The other article was “Earth’s Last Unexplored Wilderness Is…Your Living Room.” I love articles which immediately make me change my behavior. I wasn’t even halfway through the piece when I jumped up and opened all the windows on the main level of my house. For fifteen minutes–until the heat and humidity (already? at 8:30 a.m.?) forced me to close them again. Now, science reveals some uncomfortable truths, that maybe not all of you want to know. Far be it for me to expose you to graphic information that could gross you out for life, so two things: you might want to disinfect your showerheads, and wash your pillowcases with bleach in the hottest water you can. As I am. That is all.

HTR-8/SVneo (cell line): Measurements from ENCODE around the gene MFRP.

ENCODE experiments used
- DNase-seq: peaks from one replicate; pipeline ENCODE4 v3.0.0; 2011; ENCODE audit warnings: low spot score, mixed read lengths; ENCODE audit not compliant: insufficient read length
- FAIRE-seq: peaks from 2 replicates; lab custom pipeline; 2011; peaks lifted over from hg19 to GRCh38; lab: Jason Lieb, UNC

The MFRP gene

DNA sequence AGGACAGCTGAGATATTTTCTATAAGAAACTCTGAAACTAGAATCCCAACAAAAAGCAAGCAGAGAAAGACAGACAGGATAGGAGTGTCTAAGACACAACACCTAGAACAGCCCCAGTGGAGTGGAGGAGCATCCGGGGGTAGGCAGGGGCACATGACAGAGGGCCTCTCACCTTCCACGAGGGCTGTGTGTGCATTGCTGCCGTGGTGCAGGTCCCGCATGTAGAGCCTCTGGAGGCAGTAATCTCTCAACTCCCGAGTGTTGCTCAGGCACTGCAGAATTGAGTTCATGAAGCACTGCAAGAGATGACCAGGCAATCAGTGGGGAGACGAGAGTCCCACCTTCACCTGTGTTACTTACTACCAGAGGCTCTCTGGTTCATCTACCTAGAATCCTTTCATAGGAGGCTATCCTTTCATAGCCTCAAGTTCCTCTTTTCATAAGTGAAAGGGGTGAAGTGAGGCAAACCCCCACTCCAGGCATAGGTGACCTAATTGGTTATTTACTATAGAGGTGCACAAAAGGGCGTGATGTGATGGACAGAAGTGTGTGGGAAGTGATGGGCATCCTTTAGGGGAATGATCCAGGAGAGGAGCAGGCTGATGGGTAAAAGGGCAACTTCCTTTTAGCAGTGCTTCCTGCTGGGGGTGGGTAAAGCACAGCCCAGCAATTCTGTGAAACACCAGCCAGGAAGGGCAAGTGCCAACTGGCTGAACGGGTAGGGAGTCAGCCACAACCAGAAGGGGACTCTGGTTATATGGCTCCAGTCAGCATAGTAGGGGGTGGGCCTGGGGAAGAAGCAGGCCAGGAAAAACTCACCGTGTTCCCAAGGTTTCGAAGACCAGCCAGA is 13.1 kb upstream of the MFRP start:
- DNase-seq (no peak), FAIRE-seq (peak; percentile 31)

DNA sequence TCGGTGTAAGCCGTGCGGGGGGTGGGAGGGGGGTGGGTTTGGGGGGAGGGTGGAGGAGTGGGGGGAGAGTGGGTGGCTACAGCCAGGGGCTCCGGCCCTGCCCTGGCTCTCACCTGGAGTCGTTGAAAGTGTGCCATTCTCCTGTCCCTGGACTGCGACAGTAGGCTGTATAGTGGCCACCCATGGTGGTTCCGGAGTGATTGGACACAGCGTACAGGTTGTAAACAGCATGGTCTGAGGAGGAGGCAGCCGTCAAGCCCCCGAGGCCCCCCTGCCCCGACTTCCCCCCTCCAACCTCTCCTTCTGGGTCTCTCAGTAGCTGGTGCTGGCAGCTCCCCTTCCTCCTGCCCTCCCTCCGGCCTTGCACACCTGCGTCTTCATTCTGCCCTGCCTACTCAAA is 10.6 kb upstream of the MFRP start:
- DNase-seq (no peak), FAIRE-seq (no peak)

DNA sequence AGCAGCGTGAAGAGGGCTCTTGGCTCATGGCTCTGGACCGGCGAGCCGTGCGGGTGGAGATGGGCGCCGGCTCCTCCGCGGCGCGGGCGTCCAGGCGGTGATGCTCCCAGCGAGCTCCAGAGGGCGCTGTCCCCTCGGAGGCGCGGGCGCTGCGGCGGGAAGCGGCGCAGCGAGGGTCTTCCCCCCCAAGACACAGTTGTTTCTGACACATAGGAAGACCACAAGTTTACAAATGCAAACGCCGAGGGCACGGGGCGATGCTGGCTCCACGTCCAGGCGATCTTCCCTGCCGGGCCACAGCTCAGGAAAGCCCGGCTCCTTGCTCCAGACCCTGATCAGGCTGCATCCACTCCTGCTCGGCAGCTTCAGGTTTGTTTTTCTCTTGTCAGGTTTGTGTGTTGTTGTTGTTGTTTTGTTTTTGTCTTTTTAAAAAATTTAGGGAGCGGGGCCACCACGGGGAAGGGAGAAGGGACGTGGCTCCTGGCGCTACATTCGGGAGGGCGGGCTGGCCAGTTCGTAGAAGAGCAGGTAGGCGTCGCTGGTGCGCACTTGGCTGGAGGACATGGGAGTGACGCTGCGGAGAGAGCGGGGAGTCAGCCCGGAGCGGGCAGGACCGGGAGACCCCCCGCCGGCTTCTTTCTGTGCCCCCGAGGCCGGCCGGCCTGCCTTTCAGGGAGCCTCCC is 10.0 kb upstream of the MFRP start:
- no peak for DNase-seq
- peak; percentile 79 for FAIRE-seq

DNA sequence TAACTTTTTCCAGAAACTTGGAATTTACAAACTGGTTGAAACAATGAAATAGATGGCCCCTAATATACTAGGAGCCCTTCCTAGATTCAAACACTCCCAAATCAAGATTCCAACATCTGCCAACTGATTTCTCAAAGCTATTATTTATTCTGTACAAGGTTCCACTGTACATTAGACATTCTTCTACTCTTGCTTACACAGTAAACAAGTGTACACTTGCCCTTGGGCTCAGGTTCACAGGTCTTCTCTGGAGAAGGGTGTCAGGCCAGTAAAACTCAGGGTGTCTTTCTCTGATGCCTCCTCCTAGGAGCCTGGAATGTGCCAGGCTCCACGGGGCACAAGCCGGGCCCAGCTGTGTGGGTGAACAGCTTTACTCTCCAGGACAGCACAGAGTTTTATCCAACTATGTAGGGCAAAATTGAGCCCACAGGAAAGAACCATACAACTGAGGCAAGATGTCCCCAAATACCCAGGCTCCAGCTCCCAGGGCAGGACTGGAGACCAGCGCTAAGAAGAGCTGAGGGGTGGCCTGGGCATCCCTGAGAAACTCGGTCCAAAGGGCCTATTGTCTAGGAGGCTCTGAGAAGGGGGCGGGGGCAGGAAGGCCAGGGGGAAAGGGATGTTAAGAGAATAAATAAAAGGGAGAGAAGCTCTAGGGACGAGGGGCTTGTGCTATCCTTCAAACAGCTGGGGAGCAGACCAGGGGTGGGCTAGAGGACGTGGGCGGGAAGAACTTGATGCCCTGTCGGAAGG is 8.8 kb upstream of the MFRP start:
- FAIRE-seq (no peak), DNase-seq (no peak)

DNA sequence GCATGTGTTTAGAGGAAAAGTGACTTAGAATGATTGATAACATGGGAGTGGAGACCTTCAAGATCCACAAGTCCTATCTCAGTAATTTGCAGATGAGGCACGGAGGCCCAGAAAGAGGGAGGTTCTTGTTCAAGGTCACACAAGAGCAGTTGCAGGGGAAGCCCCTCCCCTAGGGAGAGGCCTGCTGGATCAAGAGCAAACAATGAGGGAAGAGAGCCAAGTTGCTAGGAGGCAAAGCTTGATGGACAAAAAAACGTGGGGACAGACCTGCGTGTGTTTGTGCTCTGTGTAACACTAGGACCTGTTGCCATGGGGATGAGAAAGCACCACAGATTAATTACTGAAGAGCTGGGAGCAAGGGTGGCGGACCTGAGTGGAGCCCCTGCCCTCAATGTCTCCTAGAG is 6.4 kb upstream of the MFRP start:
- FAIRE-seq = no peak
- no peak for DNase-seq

It isn’t like Discover has never led me astray. I preached the anti-high fructose corn syrup gospel for over a year based on a quoted scientist who described it as a “metabolic disaster.” Further study showed no such thing, of course. Sugar is sugar, and we are getting way too much in all of its forms. But that is part of what I like about science. People make hypotheses and test them and share the results and other people say, “Hey, that is interesting! Are you sure?” and re-test the results, using what comes to leap to more evolved hypotheses, and we are all better for it. We grow from knowledge and experience. Ideally, science is all about open-mindedness, and using evidence to guide us toward knowledge. Some also use the lack of evidence to deny the existence of things for which we cannot test, like God for instance. In earlier generations, the existence of germs and sub-atomic particles and dark matter was considered ludicrous. I wonder what fascinating things we will know for certain in the future that are unimaginable to us today? I can’t wait to read about them in Discover.